It has been a little quiet around here lately, but it’s not been because of inactivity. I’ve been working on several projects lately, and one of them I was hoping to finish in time to end this month with a bang, but work, sunday school prep and an almost complete inability to keep myself focused on one thing has gotten in the way. So instead of something profound or academic, I offer you something humorous. But don’t worry, it is old humor, so it at least fits the theme of the blog a bit.
I’ve seen a couple of instances of "graffiti" or doodling in manuscripts before in presentations by Dan Wallace. I was poking around lectionary 170 (of Acts, the Pauline epistles including Hebrews and James, though since James is in there more epistles can probably be found as well) tonight and noticed a few, so I thought I would show you. Since they just photographed the images a few months ago, these must not be ones I’ve seen before. I don’t recognize them but I have a horrible memory, so I’ll use logic instead :)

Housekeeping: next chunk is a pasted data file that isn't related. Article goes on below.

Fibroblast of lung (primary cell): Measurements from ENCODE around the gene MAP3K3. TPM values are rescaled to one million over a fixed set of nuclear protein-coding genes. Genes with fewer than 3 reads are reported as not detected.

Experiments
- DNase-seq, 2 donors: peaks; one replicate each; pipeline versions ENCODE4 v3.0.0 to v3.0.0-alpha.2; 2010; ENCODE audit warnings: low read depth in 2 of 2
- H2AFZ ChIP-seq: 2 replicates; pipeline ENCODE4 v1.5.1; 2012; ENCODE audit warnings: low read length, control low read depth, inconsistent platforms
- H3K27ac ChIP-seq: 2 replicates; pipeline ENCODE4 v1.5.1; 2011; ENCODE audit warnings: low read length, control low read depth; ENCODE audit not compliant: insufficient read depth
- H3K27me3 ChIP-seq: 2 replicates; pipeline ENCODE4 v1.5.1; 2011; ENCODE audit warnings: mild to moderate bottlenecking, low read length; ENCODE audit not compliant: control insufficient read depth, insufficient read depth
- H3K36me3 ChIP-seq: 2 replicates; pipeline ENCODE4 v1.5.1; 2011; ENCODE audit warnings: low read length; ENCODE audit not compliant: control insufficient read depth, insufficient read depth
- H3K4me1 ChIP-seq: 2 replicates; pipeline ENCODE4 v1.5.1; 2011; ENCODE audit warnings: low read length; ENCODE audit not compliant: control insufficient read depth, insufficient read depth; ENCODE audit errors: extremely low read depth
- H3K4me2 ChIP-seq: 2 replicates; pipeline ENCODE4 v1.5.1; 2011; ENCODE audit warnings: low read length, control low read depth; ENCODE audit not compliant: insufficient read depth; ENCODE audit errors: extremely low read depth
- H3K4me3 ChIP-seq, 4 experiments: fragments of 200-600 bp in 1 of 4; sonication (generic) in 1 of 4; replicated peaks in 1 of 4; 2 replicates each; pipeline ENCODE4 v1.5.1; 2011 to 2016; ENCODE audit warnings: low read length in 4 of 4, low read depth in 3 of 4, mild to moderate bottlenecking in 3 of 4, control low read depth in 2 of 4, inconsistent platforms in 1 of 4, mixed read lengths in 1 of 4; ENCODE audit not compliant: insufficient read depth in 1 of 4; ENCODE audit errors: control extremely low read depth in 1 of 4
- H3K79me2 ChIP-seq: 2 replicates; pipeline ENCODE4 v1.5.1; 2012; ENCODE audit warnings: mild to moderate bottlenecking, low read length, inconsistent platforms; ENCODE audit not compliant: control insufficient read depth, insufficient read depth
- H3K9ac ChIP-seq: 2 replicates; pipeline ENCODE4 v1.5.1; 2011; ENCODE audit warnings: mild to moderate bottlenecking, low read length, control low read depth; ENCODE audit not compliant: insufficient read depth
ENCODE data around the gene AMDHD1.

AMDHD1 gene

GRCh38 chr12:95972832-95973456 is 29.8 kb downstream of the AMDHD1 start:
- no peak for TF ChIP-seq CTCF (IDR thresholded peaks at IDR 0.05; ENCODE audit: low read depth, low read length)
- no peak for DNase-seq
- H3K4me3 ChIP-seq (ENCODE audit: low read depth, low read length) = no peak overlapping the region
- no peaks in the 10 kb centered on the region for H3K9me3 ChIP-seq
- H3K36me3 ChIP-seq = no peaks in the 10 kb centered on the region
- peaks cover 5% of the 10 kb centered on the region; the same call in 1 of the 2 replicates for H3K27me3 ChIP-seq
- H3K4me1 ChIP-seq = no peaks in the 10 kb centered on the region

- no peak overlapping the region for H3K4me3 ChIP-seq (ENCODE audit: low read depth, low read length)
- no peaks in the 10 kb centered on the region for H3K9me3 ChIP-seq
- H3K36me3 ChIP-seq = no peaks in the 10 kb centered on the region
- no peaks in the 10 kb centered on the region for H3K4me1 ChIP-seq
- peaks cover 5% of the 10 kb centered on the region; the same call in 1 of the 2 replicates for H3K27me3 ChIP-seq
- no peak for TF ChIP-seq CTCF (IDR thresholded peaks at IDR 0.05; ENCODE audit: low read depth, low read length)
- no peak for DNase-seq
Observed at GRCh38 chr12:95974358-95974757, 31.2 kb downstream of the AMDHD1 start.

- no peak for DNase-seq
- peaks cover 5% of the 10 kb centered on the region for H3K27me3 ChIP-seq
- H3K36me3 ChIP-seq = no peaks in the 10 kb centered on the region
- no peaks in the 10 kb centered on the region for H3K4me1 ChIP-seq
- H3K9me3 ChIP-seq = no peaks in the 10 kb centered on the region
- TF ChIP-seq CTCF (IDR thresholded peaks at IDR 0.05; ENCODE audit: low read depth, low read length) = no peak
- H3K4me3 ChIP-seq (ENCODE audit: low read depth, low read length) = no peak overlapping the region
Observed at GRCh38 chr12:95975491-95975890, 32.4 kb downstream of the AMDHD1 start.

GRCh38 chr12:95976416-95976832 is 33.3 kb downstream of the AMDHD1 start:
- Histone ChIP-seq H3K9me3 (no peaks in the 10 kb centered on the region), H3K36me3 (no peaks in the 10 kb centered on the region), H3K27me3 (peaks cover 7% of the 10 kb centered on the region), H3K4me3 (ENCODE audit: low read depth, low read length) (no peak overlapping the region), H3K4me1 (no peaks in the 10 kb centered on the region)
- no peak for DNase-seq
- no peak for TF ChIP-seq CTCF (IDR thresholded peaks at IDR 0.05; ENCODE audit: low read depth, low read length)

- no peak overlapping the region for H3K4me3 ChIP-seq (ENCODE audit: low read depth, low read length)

Who is this guy? I’m guessing this is a child’s drawing, so maybe it is his dad. Regardless, he’s happy but bald. Anyone care to guess who this is? You can see the full leaf here.
This one is on the facing page, and the sloppiness of the handwriting also lends itself to the idea of a child’s writing. Was this the scribe’s kiddo practicing his father’s trade? You can see that he duplicated the first few words of the lection beside it there in the margin. I will be, though, that his dad didn’t want him practicing there! You can see the full leaf here.
Well, I hope you got a chuckle. I did. And you know, you would never know about this if someone like CSNTM wasn’t traveling the globe taking these pictures!
Chat with you again in October.